While there is no change in the Base Capital Requirements for firms in 3A. 3B or 3C, the Risk Capital Requirements (RCR) will apply to 3A firms, but will not apply to firms in category 3B or 3C. Under the changes, the RCR is set at 10% of the Risk Weighted Assets (RWA) and then scaled up by 125%. In addition, category 3A firms are now subject to a Capital Conservation Buffer which has been set at 25% of the Risk Capital Requirement. In all, category 3A firms (and category 1,2 and 5 firms) will have an overall capital requirement of 12.5%. Category 3B, 3C and 4 firms will not be subject to these requirements but instead, will be subject to an obligation to take out Professional Indemnity Insurance which needs to be consistent with the risk profile and type of business carried out by the firm. A copy of the PII cover will need to be lodged with DFSA annually.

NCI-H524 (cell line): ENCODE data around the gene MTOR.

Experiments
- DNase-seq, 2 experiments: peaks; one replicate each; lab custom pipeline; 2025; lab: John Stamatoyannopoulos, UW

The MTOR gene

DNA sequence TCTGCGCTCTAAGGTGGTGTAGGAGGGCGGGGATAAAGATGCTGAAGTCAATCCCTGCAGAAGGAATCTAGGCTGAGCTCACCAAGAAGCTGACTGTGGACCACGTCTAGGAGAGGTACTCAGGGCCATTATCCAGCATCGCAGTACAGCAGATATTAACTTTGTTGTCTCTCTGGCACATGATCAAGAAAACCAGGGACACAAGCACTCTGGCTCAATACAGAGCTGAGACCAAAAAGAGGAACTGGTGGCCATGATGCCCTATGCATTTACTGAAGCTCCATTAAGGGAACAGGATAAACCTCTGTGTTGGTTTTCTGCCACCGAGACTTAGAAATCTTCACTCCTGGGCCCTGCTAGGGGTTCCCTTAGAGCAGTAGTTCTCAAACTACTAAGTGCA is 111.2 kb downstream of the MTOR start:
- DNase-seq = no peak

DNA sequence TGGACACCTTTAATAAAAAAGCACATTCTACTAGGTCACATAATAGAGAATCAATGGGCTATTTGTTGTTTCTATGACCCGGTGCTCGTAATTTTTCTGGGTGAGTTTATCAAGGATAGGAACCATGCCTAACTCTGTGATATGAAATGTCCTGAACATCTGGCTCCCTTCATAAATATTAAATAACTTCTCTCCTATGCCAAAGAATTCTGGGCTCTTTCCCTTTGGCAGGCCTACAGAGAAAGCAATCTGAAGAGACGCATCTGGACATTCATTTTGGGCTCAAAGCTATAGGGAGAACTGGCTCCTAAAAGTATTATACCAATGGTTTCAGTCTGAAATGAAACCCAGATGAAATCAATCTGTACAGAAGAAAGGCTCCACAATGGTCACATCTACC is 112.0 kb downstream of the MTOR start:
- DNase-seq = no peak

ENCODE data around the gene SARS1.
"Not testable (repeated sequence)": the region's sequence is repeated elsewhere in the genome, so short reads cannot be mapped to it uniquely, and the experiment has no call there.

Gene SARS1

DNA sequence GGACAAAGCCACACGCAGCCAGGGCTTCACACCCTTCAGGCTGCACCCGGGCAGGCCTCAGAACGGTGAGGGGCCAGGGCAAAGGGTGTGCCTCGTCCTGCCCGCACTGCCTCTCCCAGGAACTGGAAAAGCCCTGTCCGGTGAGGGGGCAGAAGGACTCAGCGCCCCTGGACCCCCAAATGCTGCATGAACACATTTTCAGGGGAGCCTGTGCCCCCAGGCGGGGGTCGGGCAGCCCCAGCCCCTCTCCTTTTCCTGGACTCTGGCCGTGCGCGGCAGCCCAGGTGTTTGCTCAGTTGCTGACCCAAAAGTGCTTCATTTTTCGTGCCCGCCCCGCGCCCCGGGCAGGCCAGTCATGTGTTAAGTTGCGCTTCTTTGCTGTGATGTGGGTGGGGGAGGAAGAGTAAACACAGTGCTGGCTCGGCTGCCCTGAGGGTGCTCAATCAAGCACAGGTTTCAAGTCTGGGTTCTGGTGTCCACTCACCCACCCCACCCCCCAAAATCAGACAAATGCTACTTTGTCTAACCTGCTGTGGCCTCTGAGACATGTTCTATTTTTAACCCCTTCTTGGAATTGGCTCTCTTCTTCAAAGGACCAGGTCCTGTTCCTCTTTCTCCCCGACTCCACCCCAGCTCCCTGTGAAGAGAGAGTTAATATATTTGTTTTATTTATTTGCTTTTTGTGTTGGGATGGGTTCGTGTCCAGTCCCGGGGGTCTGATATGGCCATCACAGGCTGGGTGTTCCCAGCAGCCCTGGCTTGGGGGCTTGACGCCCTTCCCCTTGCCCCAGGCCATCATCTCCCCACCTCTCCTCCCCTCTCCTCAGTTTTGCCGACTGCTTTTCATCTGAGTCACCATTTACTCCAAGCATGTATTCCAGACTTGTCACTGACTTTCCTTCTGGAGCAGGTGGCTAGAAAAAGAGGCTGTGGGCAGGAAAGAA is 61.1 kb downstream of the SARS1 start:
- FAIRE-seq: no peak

If you are a category 3A firm, under these new arrangements you may need to raise additional capital, alternatively, you may decide to consider whether the firm is or will ever be dealing in investments as Agent. If a firm is currently authorized to deal in investments as agent, but has not, and will not be dealing as agent, then an application to vary the current licence will need to be made to DFSA. The quarterly returns to be lodged by Authorized Firms are due at the end of April, so it is too late to get the benefit of a change in licence for the previous quarter, however, this should not discourage firms from lodging an application prior to the end of the next quarter.